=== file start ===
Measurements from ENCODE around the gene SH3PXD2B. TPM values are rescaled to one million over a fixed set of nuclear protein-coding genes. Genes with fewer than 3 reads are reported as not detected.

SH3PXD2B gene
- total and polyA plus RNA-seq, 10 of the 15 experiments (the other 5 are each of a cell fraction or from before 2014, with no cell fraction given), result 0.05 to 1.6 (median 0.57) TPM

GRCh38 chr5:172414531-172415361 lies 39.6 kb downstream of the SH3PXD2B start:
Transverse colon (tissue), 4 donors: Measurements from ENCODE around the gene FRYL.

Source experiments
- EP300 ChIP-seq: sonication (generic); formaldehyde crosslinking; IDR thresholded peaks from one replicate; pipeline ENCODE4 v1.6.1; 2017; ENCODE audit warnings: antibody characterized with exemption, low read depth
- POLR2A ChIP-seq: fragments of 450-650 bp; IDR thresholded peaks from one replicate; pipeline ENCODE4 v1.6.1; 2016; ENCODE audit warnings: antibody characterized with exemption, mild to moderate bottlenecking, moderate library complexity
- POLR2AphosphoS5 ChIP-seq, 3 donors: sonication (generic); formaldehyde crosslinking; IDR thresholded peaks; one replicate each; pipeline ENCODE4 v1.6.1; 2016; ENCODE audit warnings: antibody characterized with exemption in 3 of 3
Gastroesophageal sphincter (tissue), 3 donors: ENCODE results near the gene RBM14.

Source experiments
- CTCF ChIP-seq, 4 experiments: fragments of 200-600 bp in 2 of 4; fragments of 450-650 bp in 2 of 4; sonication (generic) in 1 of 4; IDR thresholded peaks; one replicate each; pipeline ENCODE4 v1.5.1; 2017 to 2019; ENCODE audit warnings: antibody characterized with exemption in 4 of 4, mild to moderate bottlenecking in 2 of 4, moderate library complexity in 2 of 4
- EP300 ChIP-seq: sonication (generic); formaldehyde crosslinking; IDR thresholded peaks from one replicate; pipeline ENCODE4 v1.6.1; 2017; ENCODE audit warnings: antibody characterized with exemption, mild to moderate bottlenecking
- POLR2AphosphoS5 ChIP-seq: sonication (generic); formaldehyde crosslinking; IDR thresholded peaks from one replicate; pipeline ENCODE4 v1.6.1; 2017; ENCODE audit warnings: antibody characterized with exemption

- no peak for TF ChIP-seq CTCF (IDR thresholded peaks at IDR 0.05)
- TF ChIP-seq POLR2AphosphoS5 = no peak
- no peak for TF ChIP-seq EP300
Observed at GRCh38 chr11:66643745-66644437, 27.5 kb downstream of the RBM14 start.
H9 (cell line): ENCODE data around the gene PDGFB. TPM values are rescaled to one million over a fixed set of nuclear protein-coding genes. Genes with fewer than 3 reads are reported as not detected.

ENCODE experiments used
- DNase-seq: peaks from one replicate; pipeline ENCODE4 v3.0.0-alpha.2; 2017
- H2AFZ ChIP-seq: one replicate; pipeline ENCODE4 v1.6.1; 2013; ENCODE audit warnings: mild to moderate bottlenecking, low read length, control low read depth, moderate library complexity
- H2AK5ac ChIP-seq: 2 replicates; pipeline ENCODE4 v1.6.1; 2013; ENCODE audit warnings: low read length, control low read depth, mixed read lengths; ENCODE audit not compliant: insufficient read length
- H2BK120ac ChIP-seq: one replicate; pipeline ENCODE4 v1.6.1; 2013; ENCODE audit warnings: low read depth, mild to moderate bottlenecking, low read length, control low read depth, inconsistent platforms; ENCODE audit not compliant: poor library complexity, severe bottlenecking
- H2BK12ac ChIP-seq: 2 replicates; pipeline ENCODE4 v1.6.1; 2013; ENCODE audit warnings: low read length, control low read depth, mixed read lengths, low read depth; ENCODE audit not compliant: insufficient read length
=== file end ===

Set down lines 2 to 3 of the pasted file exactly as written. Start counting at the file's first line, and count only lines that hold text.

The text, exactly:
SH3PXD2B gene
- total and polyA plus RNA-seq, 10 of the 15 experiments (the other 5 are each of a cell fraction or from before 2014, with no cell fraction given), result 0.05 to 1.6 (median 0.57) TPM